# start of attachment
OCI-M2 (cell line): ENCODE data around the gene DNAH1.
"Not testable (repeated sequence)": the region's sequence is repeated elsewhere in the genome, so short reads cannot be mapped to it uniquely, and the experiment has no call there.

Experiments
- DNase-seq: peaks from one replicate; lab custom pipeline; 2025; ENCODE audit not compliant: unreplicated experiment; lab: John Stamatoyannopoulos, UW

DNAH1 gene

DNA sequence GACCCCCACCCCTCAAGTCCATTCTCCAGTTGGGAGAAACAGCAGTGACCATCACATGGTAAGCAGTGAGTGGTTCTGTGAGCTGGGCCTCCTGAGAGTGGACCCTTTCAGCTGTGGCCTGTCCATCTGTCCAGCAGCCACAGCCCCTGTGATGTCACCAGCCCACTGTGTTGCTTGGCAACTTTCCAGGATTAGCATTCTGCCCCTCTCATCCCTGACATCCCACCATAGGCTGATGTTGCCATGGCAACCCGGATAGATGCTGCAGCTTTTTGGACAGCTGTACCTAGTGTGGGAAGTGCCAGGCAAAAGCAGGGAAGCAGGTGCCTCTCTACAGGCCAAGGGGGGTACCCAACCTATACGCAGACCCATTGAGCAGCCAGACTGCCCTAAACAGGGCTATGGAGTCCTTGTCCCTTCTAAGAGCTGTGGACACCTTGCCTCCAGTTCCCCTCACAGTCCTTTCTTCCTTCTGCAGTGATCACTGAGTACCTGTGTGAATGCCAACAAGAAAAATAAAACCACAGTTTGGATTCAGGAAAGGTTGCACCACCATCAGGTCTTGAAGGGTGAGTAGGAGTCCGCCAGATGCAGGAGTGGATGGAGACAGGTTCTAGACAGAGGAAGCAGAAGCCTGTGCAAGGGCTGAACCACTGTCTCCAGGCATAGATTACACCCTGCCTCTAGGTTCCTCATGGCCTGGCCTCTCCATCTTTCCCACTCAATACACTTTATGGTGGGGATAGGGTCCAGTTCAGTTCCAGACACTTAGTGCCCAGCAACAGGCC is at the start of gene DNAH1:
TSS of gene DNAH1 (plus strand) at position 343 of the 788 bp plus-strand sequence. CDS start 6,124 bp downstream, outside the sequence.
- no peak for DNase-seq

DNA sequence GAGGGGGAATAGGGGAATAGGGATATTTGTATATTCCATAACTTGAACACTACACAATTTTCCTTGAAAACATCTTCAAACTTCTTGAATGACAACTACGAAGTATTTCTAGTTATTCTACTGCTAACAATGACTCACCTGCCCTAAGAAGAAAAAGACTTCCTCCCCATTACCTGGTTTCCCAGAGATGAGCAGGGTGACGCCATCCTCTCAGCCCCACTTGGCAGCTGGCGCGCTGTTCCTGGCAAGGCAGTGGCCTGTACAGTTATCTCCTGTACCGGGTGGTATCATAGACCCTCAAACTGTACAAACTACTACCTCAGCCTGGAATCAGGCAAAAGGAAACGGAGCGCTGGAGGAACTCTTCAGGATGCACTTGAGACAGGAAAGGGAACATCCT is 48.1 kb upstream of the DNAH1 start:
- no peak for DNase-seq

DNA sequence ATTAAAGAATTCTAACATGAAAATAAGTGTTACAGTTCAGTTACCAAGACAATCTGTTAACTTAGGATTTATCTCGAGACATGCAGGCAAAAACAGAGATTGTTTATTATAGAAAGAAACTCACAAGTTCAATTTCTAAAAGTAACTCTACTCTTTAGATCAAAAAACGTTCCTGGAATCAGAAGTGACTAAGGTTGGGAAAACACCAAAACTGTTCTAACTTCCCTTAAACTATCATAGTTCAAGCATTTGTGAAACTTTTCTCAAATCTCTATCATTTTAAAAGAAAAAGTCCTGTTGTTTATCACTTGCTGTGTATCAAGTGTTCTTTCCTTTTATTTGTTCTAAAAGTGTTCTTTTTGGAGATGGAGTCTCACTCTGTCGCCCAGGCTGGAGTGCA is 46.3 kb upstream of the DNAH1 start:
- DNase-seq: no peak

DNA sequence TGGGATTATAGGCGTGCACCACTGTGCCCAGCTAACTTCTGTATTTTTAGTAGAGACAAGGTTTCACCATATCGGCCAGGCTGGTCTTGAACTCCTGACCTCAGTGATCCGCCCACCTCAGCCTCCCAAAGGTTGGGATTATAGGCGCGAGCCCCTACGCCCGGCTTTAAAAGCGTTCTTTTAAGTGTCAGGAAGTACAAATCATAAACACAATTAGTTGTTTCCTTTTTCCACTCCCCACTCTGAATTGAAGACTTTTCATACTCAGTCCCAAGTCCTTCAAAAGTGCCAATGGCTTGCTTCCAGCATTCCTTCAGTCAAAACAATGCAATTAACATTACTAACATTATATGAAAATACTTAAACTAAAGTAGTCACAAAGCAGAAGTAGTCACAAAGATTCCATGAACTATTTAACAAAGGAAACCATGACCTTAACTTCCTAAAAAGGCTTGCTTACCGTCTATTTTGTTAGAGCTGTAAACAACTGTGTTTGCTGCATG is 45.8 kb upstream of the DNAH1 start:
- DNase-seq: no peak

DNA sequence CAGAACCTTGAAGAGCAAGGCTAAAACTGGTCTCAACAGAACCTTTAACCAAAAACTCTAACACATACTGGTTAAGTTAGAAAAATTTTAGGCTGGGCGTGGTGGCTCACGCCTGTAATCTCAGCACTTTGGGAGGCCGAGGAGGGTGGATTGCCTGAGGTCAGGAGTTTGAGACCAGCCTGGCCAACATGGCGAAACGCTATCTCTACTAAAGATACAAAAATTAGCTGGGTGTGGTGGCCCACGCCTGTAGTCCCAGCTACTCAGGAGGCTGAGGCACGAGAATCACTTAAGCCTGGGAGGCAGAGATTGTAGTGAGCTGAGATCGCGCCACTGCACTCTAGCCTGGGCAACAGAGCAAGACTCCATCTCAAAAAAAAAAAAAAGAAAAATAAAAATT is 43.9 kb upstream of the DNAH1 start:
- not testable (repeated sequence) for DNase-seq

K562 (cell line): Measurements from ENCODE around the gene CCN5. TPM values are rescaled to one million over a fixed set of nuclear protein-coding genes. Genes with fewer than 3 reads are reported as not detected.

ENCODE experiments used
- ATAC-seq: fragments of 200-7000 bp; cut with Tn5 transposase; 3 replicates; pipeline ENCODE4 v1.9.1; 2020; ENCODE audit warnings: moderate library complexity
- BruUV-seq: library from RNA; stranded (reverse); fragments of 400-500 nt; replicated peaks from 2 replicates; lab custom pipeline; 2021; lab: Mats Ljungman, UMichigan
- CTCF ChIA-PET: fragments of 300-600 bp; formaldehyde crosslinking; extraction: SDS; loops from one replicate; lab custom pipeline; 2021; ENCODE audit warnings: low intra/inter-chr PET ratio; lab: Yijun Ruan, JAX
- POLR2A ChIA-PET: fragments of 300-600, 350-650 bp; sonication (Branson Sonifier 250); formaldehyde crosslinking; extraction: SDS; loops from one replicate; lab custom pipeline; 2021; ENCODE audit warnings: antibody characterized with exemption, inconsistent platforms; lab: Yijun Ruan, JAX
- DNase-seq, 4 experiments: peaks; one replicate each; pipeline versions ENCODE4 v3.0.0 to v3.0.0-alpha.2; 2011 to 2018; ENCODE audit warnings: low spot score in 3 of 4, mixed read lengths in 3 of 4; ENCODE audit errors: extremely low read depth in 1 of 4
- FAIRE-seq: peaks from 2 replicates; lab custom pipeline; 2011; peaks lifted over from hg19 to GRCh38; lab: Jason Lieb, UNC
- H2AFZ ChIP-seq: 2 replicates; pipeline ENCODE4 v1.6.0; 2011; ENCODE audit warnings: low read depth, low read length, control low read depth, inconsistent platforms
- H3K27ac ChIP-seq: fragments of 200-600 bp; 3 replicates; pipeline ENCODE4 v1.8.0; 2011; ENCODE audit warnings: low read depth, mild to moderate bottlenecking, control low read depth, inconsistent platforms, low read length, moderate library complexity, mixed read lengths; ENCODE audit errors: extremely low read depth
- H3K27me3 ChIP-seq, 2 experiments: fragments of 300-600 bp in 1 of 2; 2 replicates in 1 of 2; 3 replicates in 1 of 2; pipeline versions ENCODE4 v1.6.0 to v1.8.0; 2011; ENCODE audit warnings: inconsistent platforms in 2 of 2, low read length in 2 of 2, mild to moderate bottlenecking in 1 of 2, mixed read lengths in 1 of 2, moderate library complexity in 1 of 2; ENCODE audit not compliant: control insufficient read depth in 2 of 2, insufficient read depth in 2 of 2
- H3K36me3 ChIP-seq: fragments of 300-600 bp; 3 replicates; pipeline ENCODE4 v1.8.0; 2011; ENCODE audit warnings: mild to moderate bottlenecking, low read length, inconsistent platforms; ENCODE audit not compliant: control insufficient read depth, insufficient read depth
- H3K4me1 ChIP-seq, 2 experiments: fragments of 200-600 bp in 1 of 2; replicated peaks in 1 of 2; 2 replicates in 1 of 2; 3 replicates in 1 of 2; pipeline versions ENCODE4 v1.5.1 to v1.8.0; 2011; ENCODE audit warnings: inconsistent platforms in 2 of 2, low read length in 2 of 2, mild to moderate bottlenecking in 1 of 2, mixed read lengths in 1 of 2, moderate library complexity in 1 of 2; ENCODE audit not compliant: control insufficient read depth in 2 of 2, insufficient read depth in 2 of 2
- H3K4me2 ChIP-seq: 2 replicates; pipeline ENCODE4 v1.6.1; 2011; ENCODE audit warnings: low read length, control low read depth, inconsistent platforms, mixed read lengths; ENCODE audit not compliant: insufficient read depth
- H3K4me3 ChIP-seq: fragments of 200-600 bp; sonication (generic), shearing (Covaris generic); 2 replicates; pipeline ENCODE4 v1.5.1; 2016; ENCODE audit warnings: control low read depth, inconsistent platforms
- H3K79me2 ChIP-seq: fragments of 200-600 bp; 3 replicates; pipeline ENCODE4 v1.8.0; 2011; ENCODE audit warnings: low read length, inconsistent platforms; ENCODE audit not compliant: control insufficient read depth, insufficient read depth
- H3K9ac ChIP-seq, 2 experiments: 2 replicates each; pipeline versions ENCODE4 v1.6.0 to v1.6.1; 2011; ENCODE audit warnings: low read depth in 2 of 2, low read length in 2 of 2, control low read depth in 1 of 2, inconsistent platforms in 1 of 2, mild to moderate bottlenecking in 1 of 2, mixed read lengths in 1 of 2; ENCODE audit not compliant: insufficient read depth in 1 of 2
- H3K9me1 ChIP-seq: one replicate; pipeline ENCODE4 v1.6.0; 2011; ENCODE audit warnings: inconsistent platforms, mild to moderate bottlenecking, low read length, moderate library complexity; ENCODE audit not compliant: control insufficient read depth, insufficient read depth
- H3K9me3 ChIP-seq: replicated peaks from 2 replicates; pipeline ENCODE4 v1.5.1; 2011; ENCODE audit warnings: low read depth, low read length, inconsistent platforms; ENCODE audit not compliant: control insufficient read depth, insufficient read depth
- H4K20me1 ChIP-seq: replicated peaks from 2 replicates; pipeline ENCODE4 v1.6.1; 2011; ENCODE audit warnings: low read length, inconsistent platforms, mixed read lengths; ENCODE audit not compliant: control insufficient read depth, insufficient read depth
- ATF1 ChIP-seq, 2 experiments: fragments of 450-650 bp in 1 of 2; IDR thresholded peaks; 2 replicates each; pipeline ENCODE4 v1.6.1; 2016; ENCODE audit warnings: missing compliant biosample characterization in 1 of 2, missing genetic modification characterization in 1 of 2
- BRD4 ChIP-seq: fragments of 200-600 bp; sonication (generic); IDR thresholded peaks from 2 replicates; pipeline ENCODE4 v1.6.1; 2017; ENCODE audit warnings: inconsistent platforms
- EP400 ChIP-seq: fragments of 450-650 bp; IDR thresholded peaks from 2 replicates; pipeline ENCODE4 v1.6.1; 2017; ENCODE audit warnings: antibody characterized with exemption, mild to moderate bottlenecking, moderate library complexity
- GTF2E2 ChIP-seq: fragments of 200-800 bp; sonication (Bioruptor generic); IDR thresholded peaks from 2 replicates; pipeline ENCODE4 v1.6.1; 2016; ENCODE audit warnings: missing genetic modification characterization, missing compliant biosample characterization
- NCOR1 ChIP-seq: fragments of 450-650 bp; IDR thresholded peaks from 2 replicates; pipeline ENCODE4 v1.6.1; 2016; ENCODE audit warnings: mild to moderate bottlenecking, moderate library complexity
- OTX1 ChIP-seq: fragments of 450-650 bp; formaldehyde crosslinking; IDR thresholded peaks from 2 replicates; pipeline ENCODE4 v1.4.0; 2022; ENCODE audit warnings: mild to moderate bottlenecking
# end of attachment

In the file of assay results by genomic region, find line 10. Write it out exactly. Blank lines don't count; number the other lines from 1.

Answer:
- no peak for DNase-seq